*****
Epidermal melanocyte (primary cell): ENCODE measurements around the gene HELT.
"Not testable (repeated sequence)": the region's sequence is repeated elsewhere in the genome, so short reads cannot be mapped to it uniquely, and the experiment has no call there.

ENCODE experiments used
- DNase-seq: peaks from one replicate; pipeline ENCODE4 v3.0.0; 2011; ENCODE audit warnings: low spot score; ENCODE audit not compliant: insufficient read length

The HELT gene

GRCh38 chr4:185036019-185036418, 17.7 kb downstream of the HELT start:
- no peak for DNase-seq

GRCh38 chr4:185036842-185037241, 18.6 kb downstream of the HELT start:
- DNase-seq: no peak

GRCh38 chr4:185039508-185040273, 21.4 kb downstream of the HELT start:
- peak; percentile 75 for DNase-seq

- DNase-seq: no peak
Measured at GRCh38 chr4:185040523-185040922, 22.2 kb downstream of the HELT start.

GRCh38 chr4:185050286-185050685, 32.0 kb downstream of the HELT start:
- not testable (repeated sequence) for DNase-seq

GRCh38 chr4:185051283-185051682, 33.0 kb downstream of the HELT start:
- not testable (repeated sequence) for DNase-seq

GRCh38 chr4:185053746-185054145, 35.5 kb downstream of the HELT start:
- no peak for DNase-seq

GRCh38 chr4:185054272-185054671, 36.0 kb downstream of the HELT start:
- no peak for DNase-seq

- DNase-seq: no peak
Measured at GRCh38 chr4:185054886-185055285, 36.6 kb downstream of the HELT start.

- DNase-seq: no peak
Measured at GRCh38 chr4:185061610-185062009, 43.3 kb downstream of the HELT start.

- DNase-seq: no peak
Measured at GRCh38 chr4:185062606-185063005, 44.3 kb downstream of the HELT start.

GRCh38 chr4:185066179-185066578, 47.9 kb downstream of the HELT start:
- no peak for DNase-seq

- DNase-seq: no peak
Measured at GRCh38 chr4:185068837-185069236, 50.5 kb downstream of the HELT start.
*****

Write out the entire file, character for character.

Epidermal melanocyte (primary cell): ENCODE measurements around the gene HELT.
"Not testable (repeated sequence)": the region's sequence is repeated elsewhere in the genome, so short reads cannot be mapped to it uniquely, and the experiment has no call there.

ENCODE experiments used
- DNase-seq: peaks from one replicate; pipeline ENCODE4 v3.0.0; 2011; ENCODE audit warnings: low spot score; ENCODE audit not compliant: insufficient read length

The HELT gene

GRCh38 chr4:185036019-185036418, 17.7 kb downstream of the HELT start:
- no peak for DNase-seq

GRCh38 chr4:185036842-185037241, 18.6 kb downstream of the HELT start:
- DNase-seq: no peak

GRCh38 chr4:185039508-185040273, 21.4 kb downstream of the HELT start:
- peak; percentile 75 for DNase-seq

- DNase-seq: no peak
Measured at GRCh38 chr4:185040523-185040922, 22.2 kb downstream of the HELT start.

GRCh38 chr4:185050286-185050685, 32.0 kb downstream of the HELT start:
- not testable (repeated sequence) for DNase-seq

GRCh38 chr4:185051283-185051682, 33.0 kb downstream of the HELT start:
- not testable (repeated sequence) for DNase-seq

GRCh38 chr4:185053746-185054145, 35.5 kb downstream of the HELT start:
- no peak for DNase-seq

GRCh38 chr4:185054272-185054671, 36.0 kb downstream of the HELT start:
- no peak for DNase-seq

- DNase-seq: no peak
Measured at GRCh38 chr4:185054886-185055285, 36.6 kb downstream of the HELT start.

- DNase-seq: no peak
Measured at GRCh38 chr4:185061610-185062009, 43.3 kb downstream of the HELT start.

- DNase-seq: no peak
Measured at GRCh38 chr4:185062606-185063005, 44.3 kb downstream of the HELT start.

GRCh38 chr4:185066179-185066578, 47.9 kb downstream of the HELT start:
- no peak for DNase-seq

- DNase-seq: no peak
Measured at GRCh38 chr4:185068837-185069236, 50.5 kb downstream of the HELT start.